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Yesterday, the U.S. marked 100,000 dead from COVID-19.
But don’t worry, the president is on the case. And by that I mean he is threatening to shut down Twitter for appending his tweet with a fact check.
Knowing that the president spends most of his day watching Fox News, Mark Zuckerberg appears on the channel to wag his finger at Twitter and promise that Facebook would never, ever do such a thing. If you’ve been waiting for that one last straw to get you to delete your Facebook account, I think this counts as a bale of straws.
Please Don’t Be the Judge of That
The Supreme Court has been asked to weigh in on the request by a California church for exemption from stay-at-home orders, and as Ian Millhiser at Vox writes, we know how this will go:
If granted, even a temporary emergency order would have sweeping national implications: It would be a clear signal that the Supreme Court, with its record of sympathy for religious conservatives, intends to expand “religious liberty” rights, even potentially at the expense of public health. … If the Court does rule in favor of the church, many states would no longer be able to order places of worship to hold services online until the public health crisis ebbs sufficiently to allow people to gather safely for worship.
Matt Ford at The New Republic looks at how the Supreme Court also poses a threat to public health regarding vaccines, should anti-vaxxers succeed in getting a case there:
… the court has never directly ruled upon religious objections to mandatory vaccinations, and it’s likely that legal activists will at least try to bring the issue before the justices once a coronavirus vaccine is available. Anti-vaxxers, who were once more commonly associated with the American left, have made common cause with conservative protesters who opposed stay-at-home orders over the past two months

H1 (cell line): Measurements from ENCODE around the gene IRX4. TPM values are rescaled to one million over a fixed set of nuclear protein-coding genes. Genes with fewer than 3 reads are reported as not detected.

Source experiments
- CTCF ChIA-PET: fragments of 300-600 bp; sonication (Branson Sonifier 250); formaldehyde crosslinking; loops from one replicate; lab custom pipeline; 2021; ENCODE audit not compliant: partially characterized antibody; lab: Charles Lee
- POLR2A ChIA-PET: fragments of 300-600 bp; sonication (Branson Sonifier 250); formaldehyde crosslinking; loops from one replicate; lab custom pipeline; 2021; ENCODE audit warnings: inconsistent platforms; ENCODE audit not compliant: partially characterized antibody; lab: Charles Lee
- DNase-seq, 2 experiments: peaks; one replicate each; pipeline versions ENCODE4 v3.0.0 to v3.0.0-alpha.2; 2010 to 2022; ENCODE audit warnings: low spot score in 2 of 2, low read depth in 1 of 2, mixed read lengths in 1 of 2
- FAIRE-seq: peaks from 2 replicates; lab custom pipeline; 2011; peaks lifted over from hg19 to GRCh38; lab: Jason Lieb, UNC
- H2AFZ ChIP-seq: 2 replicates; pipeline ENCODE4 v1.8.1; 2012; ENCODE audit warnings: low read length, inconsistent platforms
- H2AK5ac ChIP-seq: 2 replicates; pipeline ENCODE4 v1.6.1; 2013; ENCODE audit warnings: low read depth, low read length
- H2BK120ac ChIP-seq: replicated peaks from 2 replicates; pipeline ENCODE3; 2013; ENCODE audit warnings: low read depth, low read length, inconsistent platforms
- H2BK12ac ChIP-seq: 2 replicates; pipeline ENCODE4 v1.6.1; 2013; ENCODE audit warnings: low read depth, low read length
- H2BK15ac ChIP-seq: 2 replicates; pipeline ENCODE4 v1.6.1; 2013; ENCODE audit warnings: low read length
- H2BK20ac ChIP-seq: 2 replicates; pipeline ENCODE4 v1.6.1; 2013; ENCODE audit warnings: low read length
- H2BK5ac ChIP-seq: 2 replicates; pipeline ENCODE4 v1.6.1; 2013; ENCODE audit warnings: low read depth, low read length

Janelle Cronk at The Humanist wisely advises the secular movement to sharpen its focus on voting rights, which is in fact connected to the influence of the religious right and the denial of science:
We must act now to ensure the path to voting is safe and accessible. Every American should have the option to request a vote-by-mail ballot. Offering a vote-by-mail option will cut down on the number of people who will vote in person on Election Day (November 3), dramatically reducing the health risk for those who for whatever reason have to vote in person or who are working at the polls. …
… We know we’ll face opposition along the way. Advocacy groups connected to the religious right have turned to their well-worn playbook in claiming religious exemptions to pressure local and state governments to ease stay-at-home restrictions imposed by the coronavirus pandemic. With such groups already flouting evidence-based research on when it is safe to reopen businesses and large public gatherings, we must anticipate their opposition to common sense election reform during this time.
Angels in the Architecture
Calum Marsh at Canada’s National Post laments that conspiracy theories about 5G, Bill Gates, the coronavirus-as-hoax, and other such nonsense are no longer confined to “the lunatic fringe”:
A recent poll conducted by Carleton University in Ottawa found that 11 per cent of Canadians believe COVID is a 5G cover-up, and more than a quarter believe the claim that COVID was concocted as a weapon by the Chinese. A separate poll by Leger and the Association for Canadian Studies found that 15 per cent of Canadians believe Bill Gates is responsible, while another 15 per cent believe COVID doesn’t actually exist.
So what’s going on?
These mysteries of perception can of course be explained, easily, by science. But science can be complicated. And such people want — crave — an answer they can readily comprehend. They don’t want to defer to others or accept that perhaps some things are too complex for the layman to grasp. Real research involves diligent, dedicated study and the assiduous scrutiny of peer-review. How much easier, how intoxicatingly simple, to scroll through memes on Facebook, or delve into YouTube and click “play.”
Well then I defy science to explain what the hell is going on with with this digital currency “META 1 Coin,” which involves a former Washington state legislator, YouTube psychics, and the archangel Metatron. Tarpley Hitt at The Daily Beast reports: